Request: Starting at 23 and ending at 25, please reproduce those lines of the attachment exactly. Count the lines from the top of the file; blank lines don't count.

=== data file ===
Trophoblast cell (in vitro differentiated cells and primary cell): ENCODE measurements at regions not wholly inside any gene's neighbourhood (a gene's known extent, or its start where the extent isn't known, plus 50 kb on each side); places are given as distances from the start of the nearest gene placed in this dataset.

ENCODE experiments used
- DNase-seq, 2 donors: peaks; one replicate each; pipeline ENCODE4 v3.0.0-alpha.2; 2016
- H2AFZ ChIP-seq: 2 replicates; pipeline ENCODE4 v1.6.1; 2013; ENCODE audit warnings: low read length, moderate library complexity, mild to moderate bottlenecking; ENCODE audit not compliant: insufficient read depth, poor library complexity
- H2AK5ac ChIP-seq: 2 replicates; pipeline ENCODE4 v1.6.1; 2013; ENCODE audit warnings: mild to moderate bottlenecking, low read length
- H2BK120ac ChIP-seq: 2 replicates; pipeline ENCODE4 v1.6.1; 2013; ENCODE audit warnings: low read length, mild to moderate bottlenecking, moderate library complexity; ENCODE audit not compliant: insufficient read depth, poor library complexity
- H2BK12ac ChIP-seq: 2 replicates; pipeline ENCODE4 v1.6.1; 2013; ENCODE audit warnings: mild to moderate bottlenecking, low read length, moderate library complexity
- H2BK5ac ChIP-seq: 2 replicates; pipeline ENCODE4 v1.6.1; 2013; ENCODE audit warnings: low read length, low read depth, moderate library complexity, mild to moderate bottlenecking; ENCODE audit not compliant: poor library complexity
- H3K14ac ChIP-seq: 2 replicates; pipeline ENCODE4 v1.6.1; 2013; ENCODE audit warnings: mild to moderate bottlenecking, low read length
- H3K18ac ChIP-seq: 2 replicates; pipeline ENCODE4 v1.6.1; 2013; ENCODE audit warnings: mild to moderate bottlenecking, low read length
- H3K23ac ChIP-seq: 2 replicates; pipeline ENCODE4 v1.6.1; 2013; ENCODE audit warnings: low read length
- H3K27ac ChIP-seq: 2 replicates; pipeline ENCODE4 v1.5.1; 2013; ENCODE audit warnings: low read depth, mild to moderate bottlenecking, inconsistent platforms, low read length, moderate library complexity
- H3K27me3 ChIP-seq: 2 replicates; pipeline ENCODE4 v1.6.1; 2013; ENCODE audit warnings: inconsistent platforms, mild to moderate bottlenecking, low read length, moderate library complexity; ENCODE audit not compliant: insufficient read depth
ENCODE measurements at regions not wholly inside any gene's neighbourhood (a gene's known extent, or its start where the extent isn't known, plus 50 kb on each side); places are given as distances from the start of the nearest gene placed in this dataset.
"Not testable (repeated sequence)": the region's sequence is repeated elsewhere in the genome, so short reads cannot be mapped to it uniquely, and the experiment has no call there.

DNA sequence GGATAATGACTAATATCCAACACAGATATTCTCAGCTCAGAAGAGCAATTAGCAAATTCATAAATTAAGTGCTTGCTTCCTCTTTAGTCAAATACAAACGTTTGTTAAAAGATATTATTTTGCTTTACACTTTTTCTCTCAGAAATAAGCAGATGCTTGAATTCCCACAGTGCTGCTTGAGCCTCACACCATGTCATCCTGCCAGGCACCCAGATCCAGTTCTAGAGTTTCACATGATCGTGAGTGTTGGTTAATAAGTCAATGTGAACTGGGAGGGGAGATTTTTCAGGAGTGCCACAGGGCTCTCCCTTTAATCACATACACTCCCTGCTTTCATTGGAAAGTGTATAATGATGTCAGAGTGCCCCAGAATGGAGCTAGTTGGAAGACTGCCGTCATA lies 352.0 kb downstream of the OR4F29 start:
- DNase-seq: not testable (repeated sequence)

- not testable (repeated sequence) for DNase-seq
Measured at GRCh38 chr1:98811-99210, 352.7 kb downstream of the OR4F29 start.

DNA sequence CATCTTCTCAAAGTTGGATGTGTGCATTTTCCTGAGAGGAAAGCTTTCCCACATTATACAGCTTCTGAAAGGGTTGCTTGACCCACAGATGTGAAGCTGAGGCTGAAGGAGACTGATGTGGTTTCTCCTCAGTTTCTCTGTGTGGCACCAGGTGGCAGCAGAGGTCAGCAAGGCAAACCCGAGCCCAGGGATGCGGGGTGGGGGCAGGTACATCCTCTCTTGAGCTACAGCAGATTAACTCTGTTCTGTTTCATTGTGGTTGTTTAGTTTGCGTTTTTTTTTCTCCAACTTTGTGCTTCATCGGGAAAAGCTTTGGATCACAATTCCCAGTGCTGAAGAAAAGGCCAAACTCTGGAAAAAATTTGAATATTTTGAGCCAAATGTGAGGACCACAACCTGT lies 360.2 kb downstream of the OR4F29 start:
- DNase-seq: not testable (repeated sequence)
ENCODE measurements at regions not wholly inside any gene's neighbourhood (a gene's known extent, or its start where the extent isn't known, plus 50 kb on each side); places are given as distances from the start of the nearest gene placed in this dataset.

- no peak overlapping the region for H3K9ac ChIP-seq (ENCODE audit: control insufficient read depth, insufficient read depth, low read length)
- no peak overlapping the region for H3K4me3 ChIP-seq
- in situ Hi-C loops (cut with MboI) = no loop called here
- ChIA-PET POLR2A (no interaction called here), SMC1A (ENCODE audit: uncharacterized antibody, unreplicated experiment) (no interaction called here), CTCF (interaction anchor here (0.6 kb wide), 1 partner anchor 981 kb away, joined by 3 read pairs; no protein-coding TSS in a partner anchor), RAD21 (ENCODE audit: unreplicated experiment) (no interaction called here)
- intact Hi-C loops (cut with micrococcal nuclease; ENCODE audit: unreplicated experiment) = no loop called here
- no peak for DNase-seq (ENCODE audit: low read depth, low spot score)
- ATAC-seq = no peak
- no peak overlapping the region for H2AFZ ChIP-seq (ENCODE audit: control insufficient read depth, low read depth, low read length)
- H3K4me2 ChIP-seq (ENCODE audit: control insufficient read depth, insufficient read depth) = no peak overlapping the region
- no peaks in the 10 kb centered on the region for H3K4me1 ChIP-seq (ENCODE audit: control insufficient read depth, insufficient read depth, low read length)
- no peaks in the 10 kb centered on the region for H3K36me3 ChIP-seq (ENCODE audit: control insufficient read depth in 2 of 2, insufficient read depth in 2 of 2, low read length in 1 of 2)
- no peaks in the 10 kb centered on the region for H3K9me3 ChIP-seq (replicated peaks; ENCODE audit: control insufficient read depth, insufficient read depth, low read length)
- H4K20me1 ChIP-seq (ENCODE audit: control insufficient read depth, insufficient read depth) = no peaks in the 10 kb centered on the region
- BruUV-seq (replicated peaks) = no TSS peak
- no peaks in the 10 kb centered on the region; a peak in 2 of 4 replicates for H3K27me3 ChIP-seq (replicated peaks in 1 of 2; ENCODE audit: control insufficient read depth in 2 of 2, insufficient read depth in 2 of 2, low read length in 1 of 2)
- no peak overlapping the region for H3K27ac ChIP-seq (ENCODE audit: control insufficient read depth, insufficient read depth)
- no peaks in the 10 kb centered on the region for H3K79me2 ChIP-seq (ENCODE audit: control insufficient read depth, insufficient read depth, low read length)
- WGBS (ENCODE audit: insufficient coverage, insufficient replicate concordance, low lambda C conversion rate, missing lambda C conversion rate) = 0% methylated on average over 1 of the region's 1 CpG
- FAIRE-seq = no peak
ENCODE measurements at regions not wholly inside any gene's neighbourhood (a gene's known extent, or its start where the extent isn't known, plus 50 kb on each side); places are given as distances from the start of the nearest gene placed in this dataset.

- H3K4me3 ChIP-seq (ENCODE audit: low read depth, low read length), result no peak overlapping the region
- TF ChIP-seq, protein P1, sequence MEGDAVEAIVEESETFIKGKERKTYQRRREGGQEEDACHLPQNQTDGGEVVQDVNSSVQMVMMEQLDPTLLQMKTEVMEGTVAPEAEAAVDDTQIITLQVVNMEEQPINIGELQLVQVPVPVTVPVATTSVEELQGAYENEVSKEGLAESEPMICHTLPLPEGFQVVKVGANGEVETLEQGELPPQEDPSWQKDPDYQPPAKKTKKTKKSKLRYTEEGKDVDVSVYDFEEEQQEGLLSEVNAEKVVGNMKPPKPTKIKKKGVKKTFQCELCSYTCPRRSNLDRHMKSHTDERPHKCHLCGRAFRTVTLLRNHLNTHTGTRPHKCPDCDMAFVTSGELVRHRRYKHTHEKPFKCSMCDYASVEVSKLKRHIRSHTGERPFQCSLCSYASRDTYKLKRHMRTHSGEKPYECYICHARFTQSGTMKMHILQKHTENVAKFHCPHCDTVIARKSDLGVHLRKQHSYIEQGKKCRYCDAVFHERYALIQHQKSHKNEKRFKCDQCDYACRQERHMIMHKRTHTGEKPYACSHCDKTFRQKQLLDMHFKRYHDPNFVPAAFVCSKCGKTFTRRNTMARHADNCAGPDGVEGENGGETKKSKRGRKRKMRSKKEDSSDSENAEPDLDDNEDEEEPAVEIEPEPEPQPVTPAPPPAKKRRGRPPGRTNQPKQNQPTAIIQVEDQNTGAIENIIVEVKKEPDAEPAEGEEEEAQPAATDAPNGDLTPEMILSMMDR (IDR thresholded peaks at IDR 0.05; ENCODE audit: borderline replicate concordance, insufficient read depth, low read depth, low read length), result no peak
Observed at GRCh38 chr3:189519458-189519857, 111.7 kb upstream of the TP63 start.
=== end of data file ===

- no peak overlapping the region for H3K9ac ChIP-seq (ENCODE audit: control insufficient read depth, insufficient read depth, low read length)
- no peak overlapping the region for H3K4me3 ChIP-seq
- in situ Hi-C loops (cut with MboI) = no loop called here